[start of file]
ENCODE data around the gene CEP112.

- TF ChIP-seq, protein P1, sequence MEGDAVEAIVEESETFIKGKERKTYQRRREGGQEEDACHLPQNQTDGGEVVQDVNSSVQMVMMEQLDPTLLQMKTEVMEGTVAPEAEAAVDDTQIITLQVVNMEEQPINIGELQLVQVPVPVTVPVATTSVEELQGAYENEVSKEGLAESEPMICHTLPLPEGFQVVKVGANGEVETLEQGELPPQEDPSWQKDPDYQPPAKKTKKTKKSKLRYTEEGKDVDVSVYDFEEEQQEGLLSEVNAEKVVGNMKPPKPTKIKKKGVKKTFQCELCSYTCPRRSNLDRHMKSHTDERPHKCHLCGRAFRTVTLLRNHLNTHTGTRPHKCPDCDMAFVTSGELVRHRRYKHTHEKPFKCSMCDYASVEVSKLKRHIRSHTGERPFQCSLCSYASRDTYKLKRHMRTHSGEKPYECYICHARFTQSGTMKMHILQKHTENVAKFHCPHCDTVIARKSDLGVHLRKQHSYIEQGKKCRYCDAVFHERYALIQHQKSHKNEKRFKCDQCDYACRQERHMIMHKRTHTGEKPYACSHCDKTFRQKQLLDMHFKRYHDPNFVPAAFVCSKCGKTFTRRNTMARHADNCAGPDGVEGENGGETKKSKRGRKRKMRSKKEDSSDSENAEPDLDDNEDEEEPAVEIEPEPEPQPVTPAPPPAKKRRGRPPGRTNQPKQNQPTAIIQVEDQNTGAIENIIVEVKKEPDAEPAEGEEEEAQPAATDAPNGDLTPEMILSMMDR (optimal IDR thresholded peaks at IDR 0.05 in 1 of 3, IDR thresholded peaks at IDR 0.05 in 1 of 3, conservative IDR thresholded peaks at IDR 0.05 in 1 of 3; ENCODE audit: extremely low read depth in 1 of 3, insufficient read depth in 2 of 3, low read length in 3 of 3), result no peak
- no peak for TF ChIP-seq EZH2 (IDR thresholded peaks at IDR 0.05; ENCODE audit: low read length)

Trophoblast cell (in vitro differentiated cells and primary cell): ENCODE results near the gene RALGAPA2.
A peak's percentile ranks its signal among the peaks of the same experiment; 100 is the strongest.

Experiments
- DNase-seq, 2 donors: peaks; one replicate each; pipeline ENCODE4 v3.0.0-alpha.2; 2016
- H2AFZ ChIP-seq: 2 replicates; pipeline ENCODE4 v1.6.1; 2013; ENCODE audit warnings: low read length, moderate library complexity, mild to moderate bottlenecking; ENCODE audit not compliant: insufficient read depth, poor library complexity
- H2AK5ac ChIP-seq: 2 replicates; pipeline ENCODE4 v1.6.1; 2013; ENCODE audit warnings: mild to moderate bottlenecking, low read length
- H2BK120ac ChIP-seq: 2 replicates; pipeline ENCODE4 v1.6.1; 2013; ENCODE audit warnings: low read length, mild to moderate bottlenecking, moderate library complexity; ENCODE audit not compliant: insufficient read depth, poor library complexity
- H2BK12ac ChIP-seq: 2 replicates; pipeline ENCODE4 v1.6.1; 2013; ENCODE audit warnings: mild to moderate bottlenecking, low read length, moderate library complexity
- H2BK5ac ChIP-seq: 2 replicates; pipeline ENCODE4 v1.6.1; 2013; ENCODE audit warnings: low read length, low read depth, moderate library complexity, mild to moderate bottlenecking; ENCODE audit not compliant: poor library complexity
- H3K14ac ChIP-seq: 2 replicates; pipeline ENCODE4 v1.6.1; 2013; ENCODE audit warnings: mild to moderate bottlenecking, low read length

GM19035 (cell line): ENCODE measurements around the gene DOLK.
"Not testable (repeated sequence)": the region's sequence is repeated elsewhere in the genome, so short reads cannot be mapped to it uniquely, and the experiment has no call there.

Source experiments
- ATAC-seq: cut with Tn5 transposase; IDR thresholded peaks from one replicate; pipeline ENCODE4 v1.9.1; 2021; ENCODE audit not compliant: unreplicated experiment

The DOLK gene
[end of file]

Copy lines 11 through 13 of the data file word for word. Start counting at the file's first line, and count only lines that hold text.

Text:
- H2BK12ac ChIP-seq: 2 replicates; pipeline ENCODE4 v1.6.1; 2013; ENCODE audit warnings: mild to moderate bottlenecking, low read length, moderate library complexity
- H2BK5ac ChIP-seq: 2 replicates; pipeline ENCODE4 v1.6.1; 2013; ENCODE audit warnings: low read length, low read depth, moderate library complexity, mild to moderate bottlenecking; ENCODE audit not compliant: poor library complexity
- H3K14ac ChIP-seq: 2 replicates; pipeline ENCODE4 v1.6.1; 2013; ENCODE audit warnings: mild to moderate bottlenecking, low read length